1851(20th of Iyar, 5611): Mordecai Manuel Noah, author, diplomat and one of the most influential Jewish leaders in the first half of the 19th century passed away. Born in 1785, he was a diplomatic representative for the U.S.in North Africa when the new nation was making its foray into the Moslem world. In a later episode he gained the support of Adams, Jefferson and Madison (all founding fathers and U.S. Presidents) in reiterating the American belief in the separation of church and state. He may best be remembered for his attempt to create a utopian refuge for displaced European Jewry on an island on the Niagara River called Ararat. [Editor’s note: this blog does not have a enough space to do justify to the life of this fascinating Jewish American leader who set the tone for American Jewry – proud to be both Jewish and a citizen of the United States.]
1851: In Luxembourg, Rabbi Samuel Hirsch and his wife gave birth to Emil Gustav Hirsch, the American Rabbi was a major leader of Reform Judaism.
1852: Birthdate of Emil Gustav Hirsch the son of Rabbi Samuel Hirsh and the son-in-law of Rabbi David Einhorn who was a major leader in the Reform movement in the United States.
1859(18th of Iyar, 5619): Lag B’Omer
1871: Reverend Howard Crosby chaired a meeting at New York’s Fourth Avenue Presbyterian Church where plans were discussed to explore the area along the Jordan River this October. The explorers hoped to find tombs of the Israelite Kings, the Ark of the Covenant and/or the tablets of stone. Crosby pointed out that a previous expedition had found a large Moabite stone with letters that were more like English than ancient Hebrew.
1872: “Another Influential Southerner Declares For Grant” published today described the decision of Georgia General Henry C. Wayne to support the man who defeated the Confederacy because he did not want to support a party “being carried in the pockets of a foreign Jew banker” referring to August Belmont.
1874(6thof Sivan, 5634): Shavuot
1875: Henrietta Held joined the people of Israel in conversion ceremony held following afternoon services at a the synagogue located on Sixth Street near Second avenue in New York City
1878: The funeral of Rabbi Samuel M. Isaacs took place this morning at Shaari Tephila on West 44th Street in New York City. Rabbis A.S. Solomon, Menes and Morais of Philadelphia participated in the service. Burial took place at Cypress Hill Cemetery
1883: One hundred thirty houses belonging to Jews were destroyed during a riot tonight at Rostoff. The riot began after it was reported that an unnamed Jew had murder a Russian.
1891: Sir Robert Fowler passed. In 1883 while serving as Lord Mayor of London refused to allow Adolf Stocker, the German “Jew-baiter” to lecture at the Mansion House.
1892: It was reported today that in 1891 The Maimonides Library circulations amounted to 47,471, an increase of 20 per cent over that of 1890 and 30 per cent over that of 1888.
1894: The first conference of Hebrew and Christian Workers Israel in the United States and Canada was held today at Park Street Church in Boston, MA.
1893: A number of the Polish and Russian Jews who arrived yesterday aboard the SS Amalfi are being held at Ellis Island because they are destitute which means they may not be able to enter the United States.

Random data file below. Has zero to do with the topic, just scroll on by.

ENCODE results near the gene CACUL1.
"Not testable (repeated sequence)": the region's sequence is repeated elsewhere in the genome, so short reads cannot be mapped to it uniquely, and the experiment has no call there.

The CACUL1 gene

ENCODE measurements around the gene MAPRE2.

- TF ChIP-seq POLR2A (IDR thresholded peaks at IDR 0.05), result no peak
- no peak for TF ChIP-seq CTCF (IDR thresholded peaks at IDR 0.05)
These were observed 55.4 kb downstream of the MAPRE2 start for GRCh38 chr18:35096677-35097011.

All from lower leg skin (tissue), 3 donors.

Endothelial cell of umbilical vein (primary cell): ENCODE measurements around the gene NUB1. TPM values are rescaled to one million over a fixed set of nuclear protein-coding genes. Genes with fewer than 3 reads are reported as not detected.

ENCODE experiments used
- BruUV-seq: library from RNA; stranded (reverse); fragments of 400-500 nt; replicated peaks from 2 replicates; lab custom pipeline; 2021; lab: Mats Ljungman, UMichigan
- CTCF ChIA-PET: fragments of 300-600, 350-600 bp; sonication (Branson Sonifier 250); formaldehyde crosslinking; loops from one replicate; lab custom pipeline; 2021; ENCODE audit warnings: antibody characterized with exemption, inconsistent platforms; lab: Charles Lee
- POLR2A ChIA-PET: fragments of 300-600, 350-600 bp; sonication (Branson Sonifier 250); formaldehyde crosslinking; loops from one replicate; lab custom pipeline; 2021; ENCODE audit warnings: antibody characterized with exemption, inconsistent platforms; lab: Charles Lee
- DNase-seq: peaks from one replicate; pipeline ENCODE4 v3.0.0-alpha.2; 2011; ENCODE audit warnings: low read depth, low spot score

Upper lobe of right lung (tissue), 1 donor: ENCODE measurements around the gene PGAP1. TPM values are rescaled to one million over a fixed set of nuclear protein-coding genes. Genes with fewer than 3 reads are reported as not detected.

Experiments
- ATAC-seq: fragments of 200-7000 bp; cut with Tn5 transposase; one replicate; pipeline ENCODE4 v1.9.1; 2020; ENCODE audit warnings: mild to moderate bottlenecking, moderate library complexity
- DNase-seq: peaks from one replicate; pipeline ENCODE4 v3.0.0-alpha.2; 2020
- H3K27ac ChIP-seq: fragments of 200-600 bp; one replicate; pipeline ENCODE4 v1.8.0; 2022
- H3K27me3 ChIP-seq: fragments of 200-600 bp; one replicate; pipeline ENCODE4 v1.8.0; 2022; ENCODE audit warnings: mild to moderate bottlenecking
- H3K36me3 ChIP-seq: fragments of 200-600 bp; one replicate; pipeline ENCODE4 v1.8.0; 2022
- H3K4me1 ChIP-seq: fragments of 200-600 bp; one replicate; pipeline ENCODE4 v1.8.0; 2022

1894: The first American Congress of Liberal Religious Societies met at Temple Sinai in Chicago, Illinois.
1895: The Monte Relief Society, which was founded by Mrs. Sofia Monte Loebinger, is scheduled to host a fund raising festival today at the Grand Central Palace
1898: The Grand Lodge No. 1 of the Independent Order Free Sons of Israel hosted a patriotic service tonight at Temple Rodolph Sholom.
1898: “In Foreign Lands” published today described the “about-face” taken by French journalist Henri Rochefort, a leading anti-Dreyfus leader. At first he accused Dreyfus and his family of being responsible for the Spanish-American War. Now he claims that the Dreyfus family and the Rothschilds are responsible for the support shown by the French press for the cause of Spain.
1899: The Clara de Hirsch Home for Working Girls opened its doors on New York's East 63rd Street.
1899: The widow of Leopold S. Levy who died when ruffians fractured his skills has been hospitalized in New York Hospital following a failed attempt to take her own life. According to a note that was found, she was despondent and depressed by the death of her husband.
1906: Birthdate of comic Harry Ritz of the Ritz Brothers. Born Harry Joachim, Harry was the 'middleman' of the Ritz Brothers, and was an inspiration for Danny Kaye and Sid Caesar. In 1934, The Ritz Brothers appeared in their first film, "Hotel Anchovy". The team worked for Fox and later Universal. He died of cancer in 1986
1912(6thof Sivan, 5672): Shavuot
1912: Birthdate of Herbert C. Brown. Born in England, this son of Jewish immigrants from the Ukraine moved to the United States where he earned both his B.S. and PhD in Chemistry at the University of Chicago. Brown won the Nobel Prize for Chemistry in 1979, sharing it with Georg Witttig. He passed away in 2004.
1914: The Becker-Rosenthal trial in which Charles Becker and members of the Lenox Avenue Gang faced charges for having murdered bookmaker Herman Rosenthal came to a close.